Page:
Well, having gotten away with putting a toe in the water by publishing a deluxe limited edition Zenith—the long lost, highly contested superhero comic by Grant Morrison and Steve Yeowell—Rebellion is jumping right into the old swimming hole with a non-limited edition four volume hardcover reprinting he Zenith saga. Each volume will contain one of the four “Phases” of “Zenith”, along with new material created by, one assumes, people who are not Grant Morrison. The first colume will shop in October, 2014, with volume 2 in December. PLenty of tim efor legal maneuverings, one supposes.
In case you missed it the whole mental story, Zenith was originally published from 1987 to 1992, and its ownership has been hotly contested since, with Morrison claiming he has the rights to it, and Rebellion saying no he doesn’t. (Go to the above link for the whole story courtesy of Laura Sneddon.) The first Zenith reprint went out via direct sales from Rebellion, perhaps to avoid Diamond’s distaste for distributing legally contested material, but it sold out and people seemed to like it, and no one has sued publicly. So more Zenith for all.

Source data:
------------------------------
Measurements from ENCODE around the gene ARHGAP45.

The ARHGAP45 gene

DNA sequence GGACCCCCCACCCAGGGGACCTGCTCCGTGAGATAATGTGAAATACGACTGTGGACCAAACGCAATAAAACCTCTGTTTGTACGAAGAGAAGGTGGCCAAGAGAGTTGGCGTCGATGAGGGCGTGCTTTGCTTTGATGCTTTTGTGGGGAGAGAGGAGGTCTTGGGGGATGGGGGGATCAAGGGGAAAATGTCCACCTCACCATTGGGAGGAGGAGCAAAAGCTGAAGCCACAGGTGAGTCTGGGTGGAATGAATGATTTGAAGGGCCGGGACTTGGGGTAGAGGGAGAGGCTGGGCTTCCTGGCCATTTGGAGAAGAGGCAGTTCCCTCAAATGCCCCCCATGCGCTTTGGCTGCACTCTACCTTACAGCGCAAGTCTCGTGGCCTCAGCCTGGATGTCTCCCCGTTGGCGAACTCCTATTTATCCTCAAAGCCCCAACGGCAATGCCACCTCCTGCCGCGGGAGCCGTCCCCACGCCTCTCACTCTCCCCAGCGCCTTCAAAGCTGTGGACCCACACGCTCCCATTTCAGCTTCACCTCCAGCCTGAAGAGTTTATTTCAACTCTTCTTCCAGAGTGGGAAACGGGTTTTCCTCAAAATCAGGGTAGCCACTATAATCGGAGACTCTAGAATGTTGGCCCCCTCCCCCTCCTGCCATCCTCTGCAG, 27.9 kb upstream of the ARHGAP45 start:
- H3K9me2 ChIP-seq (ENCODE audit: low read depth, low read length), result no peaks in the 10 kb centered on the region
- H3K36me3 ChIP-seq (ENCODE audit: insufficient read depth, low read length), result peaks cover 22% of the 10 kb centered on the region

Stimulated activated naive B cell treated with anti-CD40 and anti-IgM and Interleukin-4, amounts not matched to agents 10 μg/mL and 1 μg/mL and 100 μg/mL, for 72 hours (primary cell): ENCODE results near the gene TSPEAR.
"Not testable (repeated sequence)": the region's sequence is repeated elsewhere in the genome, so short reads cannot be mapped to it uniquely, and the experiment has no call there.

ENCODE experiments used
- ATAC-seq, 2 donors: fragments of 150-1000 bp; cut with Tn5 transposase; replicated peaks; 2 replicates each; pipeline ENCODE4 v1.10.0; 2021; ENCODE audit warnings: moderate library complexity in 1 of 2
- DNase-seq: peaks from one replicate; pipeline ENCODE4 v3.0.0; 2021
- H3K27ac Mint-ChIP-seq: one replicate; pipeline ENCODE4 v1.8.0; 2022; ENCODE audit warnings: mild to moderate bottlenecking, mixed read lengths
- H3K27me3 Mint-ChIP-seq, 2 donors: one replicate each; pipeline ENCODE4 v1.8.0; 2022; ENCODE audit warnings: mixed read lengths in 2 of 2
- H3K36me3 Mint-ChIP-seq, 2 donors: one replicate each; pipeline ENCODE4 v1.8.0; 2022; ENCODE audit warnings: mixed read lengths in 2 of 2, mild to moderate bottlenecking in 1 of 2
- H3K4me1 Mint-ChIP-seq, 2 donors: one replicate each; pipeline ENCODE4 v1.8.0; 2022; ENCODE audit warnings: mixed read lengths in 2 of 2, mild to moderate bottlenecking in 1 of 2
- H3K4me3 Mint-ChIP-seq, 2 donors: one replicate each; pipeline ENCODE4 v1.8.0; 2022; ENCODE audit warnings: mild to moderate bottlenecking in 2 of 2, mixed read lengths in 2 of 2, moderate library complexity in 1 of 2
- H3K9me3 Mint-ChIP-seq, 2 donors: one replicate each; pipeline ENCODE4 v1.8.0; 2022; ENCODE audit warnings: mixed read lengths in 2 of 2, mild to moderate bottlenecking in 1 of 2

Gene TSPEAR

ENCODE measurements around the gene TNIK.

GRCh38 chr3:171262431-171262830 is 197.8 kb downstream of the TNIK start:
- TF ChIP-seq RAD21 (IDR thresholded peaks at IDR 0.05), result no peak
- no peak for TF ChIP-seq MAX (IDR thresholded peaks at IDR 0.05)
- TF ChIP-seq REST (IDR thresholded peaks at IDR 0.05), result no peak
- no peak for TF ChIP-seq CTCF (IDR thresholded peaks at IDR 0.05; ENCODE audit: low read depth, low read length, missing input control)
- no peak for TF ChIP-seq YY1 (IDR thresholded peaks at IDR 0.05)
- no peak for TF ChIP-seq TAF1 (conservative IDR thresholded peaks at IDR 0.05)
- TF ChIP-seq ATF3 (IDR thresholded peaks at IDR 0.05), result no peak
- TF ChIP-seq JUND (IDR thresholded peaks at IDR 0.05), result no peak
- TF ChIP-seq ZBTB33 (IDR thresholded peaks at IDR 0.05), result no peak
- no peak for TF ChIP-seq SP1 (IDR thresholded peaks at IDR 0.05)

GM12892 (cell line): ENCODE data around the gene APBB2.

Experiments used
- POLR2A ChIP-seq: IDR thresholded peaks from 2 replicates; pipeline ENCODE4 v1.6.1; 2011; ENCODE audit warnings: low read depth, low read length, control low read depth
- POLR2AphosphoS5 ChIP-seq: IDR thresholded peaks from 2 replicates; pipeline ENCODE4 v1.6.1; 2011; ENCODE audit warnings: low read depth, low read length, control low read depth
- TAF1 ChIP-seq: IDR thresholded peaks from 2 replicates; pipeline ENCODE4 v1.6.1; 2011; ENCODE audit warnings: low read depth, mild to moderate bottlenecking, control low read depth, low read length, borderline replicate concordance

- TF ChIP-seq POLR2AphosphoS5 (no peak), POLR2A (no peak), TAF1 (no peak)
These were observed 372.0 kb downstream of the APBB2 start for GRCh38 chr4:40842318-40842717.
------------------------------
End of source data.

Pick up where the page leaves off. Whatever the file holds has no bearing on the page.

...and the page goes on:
Rebellion’s extremely discrete marketing maestro Michael Molcher is interviewed in the above link and explains how it worked out, without addressing the Morrison matter, as is Rebellion policy.
I think the complete “Zenith” did two things for “2000 AD” — firstly, it showed it really has been (and remains) a powerhouse of new talent. If you look at a lot of the output of Marvel and DC it’s notable just how many of the new artists and writers making a name for themselves started and honed their craft in our pages, Grant included. Secondly, “Judge Dredd” is always our strongest performer yet we have a veritable galaxy of characters and the “Zenith” book showed that there are career-defining moments from some of the biggest names in comics waiting to be discovered by a new readership.
Nicely stated, Michael.